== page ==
Mott Haven neighbors gather around a campfire for all the kids in jail

Ruben and officials outside the closing of Bridges Juvenile Center

Ruben Austria stands with city officials at the closing of Bridges Juvenile Center in March 2011 (Photo Courtesy of Community Connections for Youth)

More than 70 local residents gathered around a campfire in Mott Haven’s Brook Park Tuesday evening. A handful of boys and girls danced salsa-hip-hop to the beat of percussion instruments, passed around the circle. The purpose was to draw attention to the families whose kids have been swept into the juvenile justice system.

“We’re born in the ghetto, so we’re expected to do drugs, have kids in our teens, be in gangs,” said Candice Lozada, 17, one of the dancers. “We’re an example that we can live above the influence.”

“Putting kids in the justice system isn’t the way to help them, it doesn’t reform them and makes them more aggressive against authority,” said Ruben Austria, who started Community Connection for Youth in 2009, the campfire’s organizing group, to find community-based alternatives for youth detention. “This is about helping them through community, research-based intervention programs so that our kids don’t become criminalized by the system.”

Earlier this year, Austria saw his organization’s efforts come to fruition when the Bridges Juvenile Center, formerly known as Spofford, was shut down in March. Austria and his organization started an online petition in 2009 under the United to Stop Spofford Campaign. Advocates, clergy, youth and families rallied behind the cause to close the notorious juvenile center.

Jeannette Bocanegro, an organizer for the program, emphasized, “Families have ideas and solutions to fix the problems too.”

The South Bronx continues to have one of the highest levels of juvenile detention rates in New York City, with roughly 22 percent of its juveniles sentenced to jail for one year or less. Manhattan has close to none; Brooklyn and Queens have six percent, according to a 2007 report by the New York City Criminal Justice Agency.

One participant experienced what she believed was a flawed justice system unexpectedly. Kim Krocker’s phone rang during the event. It was her 18-year-old son, Anthony, who had been taken from Krocker’s mother’s apartment at 3 a.m. for unspecified “drug charges.” This was the first time his mother had spoken to him since his arrest on Sunday. She said her son was innocently swept up in a police operation in the neighborhood intended to clean up gang racketeering.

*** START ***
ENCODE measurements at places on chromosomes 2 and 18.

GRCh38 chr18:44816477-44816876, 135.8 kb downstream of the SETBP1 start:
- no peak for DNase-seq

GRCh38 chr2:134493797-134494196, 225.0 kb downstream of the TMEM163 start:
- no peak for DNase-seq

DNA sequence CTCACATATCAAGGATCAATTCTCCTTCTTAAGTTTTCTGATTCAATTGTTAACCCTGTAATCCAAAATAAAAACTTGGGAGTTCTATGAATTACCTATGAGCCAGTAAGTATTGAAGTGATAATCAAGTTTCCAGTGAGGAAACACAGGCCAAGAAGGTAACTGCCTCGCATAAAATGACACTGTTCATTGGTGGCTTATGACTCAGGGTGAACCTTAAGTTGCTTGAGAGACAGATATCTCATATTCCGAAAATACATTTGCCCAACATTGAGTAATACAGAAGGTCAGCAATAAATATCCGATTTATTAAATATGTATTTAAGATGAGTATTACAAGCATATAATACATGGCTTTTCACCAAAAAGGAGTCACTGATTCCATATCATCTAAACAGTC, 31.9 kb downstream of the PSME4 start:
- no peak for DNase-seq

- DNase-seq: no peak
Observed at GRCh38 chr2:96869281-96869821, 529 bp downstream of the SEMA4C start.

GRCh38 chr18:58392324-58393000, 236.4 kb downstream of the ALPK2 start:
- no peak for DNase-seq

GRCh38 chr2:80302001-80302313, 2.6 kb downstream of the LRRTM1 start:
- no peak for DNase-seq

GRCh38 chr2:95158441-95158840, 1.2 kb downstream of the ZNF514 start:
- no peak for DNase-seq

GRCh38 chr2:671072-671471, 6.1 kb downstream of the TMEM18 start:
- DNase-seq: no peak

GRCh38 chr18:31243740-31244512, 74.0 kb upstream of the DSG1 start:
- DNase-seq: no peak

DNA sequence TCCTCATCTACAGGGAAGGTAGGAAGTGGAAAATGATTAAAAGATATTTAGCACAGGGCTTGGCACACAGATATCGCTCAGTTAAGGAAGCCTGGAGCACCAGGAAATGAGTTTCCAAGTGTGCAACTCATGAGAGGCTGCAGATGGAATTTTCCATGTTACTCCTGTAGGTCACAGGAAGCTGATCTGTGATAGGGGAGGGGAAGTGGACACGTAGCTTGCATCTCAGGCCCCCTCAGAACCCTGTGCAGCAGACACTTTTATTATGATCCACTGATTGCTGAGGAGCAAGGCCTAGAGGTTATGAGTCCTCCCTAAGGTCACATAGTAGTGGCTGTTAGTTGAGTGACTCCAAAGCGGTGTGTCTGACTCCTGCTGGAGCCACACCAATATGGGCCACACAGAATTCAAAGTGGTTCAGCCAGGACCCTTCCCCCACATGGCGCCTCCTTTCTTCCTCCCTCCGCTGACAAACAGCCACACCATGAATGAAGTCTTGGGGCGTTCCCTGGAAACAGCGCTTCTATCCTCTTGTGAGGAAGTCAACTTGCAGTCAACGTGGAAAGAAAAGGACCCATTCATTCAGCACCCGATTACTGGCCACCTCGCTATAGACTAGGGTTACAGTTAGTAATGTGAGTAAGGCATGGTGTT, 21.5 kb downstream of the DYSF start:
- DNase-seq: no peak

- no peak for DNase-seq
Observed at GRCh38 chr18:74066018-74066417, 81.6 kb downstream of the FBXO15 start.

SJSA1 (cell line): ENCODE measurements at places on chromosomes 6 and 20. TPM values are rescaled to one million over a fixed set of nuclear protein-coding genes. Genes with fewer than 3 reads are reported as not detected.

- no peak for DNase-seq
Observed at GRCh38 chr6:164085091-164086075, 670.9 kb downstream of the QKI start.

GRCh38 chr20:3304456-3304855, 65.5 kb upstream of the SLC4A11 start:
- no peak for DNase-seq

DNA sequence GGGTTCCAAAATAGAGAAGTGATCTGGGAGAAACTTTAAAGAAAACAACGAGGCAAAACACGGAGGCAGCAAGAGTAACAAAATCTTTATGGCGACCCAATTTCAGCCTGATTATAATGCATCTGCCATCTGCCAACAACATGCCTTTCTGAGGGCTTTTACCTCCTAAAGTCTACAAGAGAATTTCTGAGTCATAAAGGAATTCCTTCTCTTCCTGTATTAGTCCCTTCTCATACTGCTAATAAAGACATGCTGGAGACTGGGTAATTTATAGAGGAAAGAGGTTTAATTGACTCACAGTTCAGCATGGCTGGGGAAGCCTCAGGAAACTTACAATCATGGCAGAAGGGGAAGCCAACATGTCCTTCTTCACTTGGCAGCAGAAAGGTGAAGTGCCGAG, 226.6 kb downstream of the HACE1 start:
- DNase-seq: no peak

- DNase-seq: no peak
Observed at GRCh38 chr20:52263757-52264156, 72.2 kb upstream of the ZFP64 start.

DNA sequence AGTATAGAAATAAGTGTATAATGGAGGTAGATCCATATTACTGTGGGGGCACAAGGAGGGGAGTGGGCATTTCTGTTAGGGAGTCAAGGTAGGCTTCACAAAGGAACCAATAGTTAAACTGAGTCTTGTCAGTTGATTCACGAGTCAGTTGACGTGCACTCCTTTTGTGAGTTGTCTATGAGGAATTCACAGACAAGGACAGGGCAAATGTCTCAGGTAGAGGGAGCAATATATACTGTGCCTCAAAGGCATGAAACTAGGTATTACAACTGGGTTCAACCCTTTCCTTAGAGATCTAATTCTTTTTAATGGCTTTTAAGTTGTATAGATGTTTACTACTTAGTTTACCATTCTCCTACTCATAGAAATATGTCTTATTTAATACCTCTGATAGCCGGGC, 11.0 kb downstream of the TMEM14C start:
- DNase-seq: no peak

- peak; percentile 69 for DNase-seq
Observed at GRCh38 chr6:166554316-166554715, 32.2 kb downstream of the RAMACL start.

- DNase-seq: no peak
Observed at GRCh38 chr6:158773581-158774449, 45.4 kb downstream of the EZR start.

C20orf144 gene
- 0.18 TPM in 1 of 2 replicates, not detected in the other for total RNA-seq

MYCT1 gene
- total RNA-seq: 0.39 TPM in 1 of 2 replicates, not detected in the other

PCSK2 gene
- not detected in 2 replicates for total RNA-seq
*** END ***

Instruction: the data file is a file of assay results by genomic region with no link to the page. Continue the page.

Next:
Krocker said she came despite being overwhelmed by everything going on because more people in the community needed to know about they can deal with – and help – the juvenile justice system. She said she felt helpless not knowing how the justice system worked.

“Of course this is going to have a negative impact on him,” she said. “What other alternative is anyone offering? Once a kid is institutionalized, that’s it. I have to get him out there. There are other ways to discipline these kids!”

Community Connections for Youth hopes to address concerns like Krocker’s with its collaboration with Justice for Families, a national advocacy group with similar goals. It announced yesterday its intent to conduct a survey of families affected by the juvenile justice system in the South Bronx.

So far, Bocanegro has collected more than 100 surveys from families documenting what they need the system to provide. Explanation of the court process, transportation to detention facilities, and even more than 15 minutes to talk on the phone are some of the ideas. The survey also reflects how families support using federal and state detention money for public education and after-school programs. Bocanegro said, “Give me half of the thousands you spend each year on a kid in a facility and I’ll be able to work miracles.”

The survey is being conducted by various supporters of Justice for Families, like Community Connections for Youth, in 14 other states. Justice for Families will organize the data by November and hope to send it to legislators by February of 2012.

“Families are so scared to come out and talk about it, like it’s taboo,” Bocanegro said. “But it becomes taboo if we don’t address the issue. We can’t have that.”

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